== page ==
Review: Kirby’s Air Ride (Nintendo Gamecube)

Platform: Nintendo GameCube
Category: Racing
Developer: HAL Laboratories
Publisher: Nintendo
The Down-Lo: Bebito tries not to kill himself after playing the worst Nintendo published game in quite a while.

Ugh. The things we do for you people. Reviewing these crappy games. Look… You don’t really need to read this review. If you trust Big Daddy Cool like you should, then scroll down to the bottom, look at the score, read the little 411 box with my comments that sound so disgusted you’d think I just got hit on by Chuck Platt and then let that be that. Heck, if you think about it, that’s the equivalent of what’d you’d read in most standard gaming magazines right there anyway.

But. For those who actually like to know WHY a game is, as Lucard likes to say, a gigantic pile of fecal matter, well that’s why we torture ourselves and do these reviews. If that’s the case, sit back and enjoy my agony.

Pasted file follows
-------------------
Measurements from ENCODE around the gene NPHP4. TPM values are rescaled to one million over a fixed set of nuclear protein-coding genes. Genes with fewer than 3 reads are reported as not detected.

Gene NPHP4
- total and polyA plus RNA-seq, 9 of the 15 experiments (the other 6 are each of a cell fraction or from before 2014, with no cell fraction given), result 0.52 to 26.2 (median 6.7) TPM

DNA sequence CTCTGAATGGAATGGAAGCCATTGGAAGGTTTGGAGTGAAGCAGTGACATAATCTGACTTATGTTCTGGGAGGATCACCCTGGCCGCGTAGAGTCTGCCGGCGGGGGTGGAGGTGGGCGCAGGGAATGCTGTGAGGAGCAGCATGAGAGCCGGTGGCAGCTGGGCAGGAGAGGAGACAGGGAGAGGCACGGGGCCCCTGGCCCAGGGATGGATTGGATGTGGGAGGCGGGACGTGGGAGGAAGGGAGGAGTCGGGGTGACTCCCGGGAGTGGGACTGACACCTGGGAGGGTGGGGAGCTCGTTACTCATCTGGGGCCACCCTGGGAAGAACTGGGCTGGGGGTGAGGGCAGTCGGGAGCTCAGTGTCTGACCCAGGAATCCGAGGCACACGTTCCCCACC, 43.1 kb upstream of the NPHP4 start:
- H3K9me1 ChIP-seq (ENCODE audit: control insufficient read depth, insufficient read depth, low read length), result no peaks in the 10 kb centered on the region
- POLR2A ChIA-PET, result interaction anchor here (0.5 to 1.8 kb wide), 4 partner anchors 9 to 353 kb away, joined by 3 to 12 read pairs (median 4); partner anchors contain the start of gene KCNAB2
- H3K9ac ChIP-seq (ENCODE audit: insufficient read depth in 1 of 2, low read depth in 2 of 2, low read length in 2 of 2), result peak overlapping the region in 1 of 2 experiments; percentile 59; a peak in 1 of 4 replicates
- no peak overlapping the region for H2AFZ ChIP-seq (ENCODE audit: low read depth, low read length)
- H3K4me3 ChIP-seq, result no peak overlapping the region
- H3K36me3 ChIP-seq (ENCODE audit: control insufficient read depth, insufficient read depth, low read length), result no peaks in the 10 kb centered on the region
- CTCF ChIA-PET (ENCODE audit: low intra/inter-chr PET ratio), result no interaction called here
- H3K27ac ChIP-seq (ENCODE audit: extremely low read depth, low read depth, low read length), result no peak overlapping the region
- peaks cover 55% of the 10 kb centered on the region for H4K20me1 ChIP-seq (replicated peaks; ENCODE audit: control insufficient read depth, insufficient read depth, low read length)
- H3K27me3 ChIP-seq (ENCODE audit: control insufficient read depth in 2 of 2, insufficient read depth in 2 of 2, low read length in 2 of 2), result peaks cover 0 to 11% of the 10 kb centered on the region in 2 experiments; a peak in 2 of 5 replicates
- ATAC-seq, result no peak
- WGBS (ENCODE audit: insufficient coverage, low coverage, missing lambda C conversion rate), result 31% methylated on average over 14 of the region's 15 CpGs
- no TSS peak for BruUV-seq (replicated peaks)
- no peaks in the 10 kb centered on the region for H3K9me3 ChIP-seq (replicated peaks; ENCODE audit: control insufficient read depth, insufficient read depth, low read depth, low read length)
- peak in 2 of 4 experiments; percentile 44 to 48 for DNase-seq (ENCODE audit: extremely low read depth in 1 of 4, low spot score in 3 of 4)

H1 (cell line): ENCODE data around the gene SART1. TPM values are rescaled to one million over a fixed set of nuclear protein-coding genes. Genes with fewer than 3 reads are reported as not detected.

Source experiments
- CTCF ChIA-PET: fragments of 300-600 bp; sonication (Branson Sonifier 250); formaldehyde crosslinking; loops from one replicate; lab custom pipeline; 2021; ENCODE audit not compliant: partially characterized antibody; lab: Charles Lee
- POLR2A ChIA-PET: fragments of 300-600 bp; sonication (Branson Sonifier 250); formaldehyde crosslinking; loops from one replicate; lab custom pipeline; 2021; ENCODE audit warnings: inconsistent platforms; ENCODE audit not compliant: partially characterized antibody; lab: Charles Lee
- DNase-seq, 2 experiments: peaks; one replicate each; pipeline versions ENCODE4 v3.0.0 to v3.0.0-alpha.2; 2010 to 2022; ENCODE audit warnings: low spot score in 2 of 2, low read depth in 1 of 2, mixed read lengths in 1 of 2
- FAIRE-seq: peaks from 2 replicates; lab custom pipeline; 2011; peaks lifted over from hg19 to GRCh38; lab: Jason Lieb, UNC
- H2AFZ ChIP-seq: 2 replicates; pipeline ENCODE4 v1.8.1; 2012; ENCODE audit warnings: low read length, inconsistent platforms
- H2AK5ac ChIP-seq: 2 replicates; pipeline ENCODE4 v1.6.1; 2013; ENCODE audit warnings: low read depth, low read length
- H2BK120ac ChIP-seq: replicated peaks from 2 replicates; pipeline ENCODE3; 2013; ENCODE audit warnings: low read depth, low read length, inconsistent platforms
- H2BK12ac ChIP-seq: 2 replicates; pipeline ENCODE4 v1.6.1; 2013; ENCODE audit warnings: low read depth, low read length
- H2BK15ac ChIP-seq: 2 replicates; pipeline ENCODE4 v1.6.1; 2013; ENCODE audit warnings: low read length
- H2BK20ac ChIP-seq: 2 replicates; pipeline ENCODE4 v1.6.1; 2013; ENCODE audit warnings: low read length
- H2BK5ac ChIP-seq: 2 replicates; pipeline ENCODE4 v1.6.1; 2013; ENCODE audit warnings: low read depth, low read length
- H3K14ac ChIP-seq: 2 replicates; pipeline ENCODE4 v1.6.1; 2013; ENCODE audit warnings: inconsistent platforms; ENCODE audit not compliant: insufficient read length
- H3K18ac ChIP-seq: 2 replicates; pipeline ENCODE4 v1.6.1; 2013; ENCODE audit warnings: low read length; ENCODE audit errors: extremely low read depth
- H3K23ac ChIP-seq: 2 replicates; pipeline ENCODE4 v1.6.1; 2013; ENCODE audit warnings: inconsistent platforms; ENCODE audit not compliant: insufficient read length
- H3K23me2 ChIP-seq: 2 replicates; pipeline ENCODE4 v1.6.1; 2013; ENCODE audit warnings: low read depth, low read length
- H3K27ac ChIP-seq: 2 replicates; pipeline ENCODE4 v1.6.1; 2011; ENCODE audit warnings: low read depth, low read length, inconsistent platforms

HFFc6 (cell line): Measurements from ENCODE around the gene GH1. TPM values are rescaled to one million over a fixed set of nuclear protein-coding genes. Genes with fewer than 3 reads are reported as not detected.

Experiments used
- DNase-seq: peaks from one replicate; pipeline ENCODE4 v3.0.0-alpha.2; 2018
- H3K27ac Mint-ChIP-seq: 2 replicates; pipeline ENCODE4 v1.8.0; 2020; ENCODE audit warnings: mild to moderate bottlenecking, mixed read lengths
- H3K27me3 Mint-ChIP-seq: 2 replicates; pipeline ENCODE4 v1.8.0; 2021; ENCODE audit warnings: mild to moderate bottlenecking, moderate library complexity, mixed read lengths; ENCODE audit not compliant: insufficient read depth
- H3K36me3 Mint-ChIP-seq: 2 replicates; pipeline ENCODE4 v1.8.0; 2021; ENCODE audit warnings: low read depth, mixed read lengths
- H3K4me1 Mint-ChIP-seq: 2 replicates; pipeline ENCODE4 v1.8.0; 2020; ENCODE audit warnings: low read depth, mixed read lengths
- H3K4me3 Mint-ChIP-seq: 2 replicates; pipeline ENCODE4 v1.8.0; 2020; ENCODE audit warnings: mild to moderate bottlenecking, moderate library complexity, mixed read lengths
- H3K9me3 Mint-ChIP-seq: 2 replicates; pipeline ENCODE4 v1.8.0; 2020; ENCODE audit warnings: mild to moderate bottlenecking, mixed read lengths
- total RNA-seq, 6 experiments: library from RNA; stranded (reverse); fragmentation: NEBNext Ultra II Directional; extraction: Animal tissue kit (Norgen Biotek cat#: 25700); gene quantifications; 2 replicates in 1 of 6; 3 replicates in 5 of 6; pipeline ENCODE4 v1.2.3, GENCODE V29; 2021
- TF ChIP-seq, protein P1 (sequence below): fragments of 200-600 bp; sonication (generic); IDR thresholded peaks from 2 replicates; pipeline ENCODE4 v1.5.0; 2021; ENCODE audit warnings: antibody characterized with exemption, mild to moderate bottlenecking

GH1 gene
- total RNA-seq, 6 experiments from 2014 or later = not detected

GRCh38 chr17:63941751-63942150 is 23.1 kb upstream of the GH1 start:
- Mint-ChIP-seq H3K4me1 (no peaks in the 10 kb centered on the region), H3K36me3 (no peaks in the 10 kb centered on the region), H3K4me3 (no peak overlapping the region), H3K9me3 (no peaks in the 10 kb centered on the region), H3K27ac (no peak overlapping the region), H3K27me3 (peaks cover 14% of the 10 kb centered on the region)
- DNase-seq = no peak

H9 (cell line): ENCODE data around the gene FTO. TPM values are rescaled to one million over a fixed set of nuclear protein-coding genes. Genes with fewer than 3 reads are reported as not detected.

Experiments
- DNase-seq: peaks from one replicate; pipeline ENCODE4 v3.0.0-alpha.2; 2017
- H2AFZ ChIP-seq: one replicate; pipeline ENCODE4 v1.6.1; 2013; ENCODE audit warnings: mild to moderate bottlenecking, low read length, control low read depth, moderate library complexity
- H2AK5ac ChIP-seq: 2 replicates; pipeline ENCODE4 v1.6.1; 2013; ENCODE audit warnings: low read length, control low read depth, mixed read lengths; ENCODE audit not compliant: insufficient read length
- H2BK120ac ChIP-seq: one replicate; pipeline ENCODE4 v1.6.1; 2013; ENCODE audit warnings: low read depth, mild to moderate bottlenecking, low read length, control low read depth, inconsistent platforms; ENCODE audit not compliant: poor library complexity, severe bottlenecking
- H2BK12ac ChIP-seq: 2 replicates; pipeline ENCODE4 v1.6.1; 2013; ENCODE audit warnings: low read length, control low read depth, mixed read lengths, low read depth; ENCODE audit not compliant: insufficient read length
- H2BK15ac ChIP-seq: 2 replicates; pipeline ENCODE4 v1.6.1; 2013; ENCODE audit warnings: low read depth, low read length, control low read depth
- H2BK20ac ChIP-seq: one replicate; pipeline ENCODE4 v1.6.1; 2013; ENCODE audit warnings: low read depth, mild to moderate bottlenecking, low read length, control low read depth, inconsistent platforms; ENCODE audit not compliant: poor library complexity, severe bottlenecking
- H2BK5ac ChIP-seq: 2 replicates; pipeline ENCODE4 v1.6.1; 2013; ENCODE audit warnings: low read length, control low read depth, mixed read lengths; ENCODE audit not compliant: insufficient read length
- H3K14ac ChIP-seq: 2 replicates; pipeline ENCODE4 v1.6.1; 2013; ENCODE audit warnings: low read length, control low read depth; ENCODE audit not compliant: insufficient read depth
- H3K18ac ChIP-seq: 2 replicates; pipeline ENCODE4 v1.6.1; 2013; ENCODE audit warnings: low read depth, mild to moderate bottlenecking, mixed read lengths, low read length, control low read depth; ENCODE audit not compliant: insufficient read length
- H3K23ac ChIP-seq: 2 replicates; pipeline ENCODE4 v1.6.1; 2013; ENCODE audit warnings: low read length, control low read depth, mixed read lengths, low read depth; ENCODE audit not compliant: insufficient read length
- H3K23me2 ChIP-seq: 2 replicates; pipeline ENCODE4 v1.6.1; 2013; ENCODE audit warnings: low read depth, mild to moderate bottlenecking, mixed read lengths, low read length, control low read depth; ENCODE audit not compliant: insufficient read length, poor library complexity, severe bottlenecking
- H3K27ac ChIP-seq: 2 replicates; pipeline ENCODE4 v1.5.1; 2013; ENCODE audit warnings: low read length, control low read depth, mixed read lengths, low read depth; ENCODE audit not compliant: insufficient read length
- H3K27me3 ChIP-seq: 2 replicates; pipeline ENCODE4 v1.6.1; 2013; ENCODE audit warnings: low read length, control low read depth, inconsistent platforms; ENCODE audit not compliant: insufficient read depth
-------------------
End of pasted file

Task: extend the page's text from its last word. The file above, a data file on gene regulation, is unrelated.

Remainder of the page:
Sigh. Kirby’s GameCube debut, as the game’s title implies, has you racing through the Kirby universe on a variety of star-like floating machines. Not much to it other than that, but the execution of this simple concept leaves much to be desired. Playing Kirby Air Ride is like sitting in a room with a rotting Woolly Mammoth… It stinks. The problem lies, in part, with how blatantly boring gameplay is. However even more damaging than that is the lack of depth and general feeling of incompleteness this game gives off. Added up it equates to one small yet unique package of sub par-ness.

10-Point Reviewing Scale Technology: “It’s why we’re just better.”

STORY: Story? We Don’t Need No Stinkin’ Story…